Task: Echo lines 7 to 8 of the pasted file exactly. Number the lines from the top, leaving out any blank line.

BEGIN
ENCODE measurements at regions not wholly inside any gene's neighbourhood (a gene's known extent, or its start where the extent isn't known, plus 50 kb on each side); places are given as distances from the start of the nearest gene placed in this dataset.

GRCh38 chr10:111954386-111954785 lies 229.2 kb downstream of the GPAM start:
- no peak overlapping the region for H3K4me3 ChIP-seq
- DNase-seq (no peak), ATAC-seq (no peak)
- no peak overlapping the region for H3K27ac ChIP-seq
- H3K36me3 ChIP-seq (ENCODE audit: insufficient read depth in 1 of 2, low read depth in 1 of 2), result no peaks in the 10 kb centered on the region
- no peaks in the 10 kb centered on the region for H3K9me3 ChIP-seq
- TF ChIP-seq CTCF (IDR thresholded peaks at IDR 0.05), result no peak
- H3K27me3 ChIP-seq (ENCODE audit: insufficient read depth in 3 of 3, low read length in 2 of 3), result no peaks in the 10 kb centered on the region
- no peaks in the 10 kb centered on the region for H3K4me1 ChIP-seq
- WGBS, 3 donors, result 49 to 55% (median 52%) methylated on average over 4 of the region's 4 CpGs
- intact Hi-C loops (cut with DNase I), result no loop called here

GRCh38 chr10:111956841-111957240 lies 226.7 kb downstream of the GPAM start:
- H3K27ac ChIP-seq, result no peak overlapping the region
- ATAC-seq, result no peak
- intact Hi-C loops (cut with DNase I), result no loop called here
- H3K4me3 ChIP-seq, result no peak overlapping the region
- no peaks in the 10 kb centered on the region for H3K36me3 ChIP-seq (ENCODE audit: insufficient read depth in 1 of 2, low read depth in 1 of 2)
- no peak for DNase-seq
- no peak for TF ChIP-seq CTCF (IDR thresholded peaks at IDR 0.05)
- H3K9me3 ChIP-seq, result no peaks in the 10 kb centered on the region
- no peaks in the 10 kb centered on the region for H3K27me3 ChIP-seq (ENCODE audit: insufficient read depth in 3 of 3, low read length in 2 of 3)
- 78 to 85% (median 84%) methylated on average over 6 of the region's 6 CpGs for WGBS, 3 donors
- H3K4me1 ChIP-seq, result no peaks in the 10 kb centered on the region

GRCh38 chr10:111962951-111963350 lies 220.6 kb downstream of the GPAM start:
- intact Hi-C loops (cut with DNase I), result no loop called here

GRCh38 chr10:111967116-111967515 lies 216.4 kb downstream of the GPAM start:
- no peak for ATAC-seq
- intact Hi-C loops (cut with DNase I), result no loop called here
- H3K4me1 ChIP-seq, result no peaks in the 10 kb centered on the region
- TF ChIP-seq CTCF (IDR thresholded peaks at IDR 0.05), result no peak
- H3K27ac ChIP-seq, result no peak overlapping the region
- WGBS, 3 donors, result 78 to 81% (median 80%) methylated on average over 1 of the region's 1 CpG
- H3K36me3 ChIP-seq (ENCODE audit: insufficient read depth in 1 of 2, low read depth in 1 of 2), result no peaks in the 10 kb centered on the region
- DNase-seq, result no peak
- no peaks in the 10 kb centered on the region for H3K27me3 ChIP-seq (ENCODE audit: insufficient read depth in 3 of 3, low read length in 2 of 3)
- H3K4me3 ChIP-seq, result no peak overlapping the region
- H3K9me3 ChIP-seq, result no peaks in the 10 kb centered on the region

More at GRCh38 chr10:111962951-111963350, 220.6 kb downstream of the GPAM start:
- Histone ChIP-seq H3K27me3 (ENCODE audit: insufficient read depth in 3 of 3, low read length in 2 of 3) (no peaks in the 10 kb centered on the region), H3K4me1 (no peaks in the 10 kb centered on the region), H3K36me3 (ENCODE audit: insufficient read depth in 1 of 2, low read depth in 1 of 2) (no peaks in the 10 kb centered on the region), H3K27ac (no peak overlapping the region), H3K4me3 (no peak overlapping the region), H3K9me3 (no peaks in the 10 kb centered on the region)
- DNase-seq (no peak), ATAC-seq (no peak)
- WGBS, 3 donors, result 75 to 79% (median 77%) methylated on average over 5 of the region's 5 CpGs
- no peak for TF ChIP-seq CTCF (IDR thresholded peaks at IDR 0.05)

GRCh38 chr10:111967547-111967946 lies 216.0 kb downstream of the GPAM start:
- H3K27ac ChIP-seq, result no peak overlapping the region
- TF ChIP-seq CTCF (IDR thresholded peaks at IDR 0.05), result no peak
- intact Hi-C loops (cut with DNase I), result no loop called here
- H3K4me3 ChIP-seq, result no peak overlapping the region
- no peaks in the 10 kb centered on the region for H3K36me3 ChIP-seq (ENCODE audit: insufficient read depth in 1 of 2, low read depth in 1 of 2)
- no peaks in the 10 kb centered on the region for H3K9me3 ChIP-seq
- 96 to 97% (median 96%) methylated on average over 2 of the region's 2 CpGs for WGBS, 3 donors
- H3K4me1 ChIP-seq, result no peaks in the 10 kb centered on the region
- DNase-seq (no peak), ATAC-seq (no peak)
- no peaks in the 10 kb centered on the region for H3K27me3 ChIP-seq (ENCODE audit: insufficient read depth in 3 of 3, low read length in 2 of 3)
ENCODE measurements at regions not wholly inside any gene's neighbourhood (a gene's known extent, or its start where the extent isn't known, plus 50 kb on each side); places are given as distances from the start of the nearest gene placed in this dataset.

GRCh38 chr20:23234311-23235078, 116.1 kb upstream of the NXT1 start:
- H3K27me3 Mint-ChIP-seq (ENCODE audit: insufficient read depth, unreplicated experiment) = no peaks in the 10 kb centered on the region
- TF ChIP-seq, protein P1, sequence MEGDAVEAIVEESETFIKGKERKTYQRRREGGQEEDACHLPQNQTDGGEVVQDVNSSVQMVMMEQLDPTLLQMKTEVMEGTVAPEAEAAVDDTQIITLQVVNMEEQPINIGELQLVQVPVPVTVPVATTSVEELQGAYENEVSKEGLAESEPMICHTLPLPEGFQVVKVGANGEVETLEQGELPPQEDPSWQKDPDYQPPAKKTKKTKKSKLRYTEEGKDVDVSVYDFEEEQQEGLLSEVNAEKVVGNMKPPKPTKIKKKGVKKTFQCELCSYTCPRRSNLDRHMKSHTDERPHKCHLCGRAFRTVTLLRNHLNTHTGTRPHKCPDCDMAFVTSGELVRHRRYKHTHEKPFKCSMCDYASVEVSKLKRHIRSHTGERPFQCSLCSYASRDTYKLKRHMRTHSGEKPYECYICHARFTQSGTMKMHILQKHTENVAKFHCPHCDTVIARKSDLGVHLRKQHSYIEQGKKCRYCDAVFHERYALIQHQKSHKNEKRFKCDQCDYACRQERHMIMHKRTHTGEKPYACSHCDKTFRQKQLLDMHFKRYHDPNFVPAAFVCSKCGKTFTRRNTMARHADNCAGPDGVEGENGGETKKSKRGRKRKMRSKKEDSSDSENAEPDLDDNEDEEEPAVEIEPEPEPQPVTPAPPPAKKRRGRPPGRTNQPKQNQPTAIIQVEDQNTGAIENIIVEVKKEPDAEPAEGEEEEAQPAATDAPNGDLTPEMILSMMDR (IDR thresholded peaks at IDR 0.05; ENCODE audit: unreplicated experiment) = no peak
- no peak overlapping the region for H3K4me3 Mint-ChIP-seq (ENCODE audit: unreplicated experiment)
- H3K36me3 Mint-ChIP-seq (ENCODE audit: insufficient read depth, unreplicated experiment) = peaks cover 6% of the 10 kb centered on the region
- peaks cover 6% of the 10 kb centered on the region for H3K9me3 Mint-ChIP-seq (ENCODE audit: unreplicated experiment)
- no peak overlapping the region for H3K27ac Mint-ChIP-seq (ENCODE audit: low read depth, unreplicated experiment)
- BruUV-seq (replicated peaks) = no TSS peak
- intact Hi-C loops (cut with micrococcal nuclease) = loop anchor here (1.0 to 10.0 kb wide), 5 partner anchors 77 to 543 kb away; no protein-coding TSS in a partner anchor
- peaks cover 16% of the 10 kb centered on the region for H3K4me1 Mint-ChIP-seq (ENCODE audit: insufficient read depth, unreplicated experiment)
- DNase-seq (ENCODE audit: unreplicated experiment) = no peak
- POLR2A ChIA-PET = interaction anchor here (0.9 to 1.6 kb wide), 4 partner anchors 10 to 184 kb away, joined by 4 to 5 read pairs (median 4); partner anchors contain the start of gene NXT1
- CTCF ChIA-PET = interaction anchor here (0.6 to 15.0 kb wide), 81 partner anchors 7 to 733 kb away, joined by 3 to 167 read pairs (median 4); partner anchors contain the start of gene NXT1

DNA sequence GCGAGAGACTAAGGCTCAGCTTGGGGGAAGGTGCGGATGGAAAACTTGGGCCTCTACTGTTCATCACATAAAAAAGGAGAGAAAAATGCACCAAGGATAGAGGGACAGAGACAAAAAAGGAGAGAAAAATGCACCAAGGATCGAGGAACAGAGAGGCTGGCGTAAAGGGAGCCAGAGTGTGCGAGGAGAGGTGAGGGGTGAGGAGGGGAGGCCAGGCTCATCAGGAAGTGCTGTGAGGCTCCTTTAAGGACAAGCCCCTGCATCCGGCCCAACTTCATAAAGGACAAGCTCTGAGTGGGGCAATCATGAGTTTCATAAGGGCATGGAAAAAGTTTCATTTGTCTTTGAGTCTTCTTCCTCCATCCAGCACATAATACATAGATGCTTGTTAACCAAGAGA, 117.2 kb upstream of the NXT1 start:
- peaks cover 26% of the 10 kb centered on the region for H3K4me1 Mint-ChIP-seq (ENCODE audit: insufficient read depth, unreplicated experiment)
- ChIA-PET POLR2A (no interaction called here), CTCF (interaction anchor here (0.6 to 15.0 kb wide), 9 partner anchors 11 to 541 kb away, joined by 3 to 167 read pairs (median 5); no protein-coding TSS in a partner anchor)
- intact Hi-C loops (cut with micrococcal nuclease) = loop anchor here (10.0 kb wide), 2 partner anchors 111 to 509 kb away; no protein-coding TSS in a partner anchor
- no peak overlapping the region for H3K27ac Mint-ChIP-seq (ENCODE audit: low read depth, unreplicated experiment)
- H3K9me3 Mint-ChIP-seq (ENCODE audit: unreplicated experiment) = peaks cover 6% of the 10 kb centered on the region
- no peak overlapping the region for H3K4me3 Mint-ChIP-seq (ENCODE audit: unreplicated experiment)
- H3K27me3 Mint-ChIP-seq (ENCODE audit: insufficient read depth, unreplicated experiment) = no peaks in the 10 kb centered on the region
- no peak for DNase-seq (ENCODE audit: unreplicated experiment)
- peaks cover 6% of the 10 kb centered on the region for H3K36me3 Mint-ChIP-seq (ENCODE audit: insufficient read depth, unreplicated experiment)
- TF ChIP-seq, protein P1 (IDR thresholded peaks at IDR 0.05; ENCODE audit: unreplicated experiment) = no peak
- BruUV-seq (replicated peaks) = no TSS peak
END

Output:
- no peaks in the 10 kb centered on the region for H3K9me3 ChIP-seq
- TF ChIP-seq CTCF (IDR thresholded peaks at IDR 0.05), result no peak